5. What performance opportunities are available to students?
Performance opportunities are vital for good vocal education. Teachers should be offering opportunities to perform. Some teachers offer recitals, master classes, competitions, and even festival opportunities. Ask the teacher if they are members of any professional organizations, like NATS or MTNA, that’s members students can participate in competitions and other singing opportunities.
Not all teachers are connected like this and they don’t have to be to be a good teacher. Maybe the teacher is just starting their studio (like me, wink!)! Ask if the teachers intend to establish these kinds of opportunities in the future and in what time frame. However if these kinds of activities are important to the student then it’s important to find a teacher that offers these connections.
6. How often do they expect students to practice?
This is a good way to make sure the student’s dedication level (and schedule) matches the teacher’s expectations. In my studio, I say “the more you put in the more you get out” and let students organize their own practice time. I encourage beginning students to practice 20-30 minutes a day. I provide tools and resources to help them establish a practice routine. More advanced students will practice more while less motivated students will practice less.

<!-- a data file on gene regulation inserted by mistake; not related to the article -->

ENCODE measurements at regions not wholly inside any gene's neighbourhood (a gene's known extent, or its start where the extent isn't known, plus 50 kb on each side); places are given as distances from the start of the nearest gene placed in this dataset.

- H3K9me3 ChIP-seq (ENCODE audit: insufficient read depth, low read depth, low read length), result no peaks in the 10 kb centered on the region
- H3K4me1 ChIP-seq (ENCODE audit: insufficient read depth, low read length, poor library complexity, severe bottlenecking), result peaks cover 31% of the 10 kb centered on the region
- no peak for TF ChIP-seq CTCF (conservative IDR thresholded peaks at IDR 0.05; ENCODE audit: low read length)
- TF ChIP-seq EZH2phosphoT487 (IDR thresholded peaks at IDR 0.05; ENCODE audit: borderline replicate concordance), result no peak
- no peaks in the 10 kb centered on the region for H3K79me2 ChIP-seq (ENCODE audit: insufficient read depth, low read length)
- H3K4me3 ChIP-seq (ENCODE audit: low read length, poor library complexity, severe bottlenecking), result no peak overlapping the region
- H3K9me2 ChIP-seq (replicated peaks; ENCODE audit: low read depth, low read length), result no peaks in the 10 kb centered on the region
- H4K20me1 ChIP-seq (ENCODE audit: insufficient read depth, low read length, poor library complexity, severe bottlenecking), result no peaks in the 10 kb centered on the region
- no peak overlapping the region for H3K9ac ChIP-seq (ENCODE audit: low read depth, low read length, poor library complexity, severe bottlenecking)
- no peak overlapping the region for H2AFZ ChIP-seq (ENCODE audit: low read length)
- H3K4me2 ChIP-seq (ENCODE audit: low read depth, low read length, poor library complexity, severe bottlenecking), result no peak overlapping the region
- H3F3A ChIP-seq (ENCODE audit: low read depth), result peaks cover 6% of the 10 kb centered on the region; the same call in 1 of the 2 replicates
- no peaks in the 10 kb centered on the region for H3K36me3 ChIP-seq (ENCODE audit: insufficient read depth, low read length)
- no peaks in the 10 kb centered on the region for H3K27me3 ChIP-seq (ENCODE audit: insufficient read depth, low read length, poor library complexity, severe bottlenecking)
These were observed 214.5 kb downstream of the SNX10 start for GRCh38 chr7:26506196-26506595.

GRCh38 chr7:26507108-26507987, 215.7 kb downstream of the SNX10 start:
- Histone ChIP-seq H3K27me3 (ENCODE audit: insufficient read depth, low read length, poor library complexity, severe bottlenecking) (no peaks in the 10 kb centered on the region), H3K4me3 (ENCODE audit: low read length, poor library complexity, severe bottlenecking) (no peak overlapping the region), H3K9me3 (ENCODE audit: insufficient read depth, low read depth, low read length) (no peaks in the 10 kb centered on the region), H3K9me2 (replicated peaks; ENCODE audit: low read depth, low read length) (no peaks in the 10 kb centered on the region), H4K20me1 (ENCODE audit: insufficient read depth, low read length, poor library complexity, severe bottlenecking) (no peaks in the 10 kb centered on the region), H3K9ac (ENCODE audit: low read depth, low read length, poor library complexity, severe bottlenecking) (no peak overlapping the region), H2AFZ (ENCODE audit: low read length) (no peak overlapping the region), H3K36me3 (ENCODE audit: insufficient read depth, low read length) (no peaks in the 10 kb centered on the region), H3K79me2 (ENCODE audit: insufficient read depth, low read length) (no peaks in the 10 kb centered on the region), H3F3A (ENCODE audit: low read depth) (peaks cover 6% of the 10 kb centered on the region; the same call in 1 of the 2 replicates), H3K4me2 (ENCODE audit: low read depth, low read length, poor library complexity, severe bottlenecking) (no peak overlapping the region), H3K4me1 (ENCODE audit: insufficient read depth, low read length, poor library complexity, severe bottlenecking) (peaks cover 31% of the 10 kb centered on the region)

7. Do they offer a free first trial lesson or require an audition for the studio?
In my studio I offer a free first trial lesson to get to know the student before officially starting. Other studios have a waiting list and require an audition before putting the student on the calendar. Audition level studios can be more competitive. They can also be a sign of a well- established teacher who may have lots of resources and lots of loyal students. If the student likes the teacher there is no harm in auditioning, even for beginners! Just know there is nothing wrong with a lesser known teacher if they are qualified and a good fit… they are just lesser-known!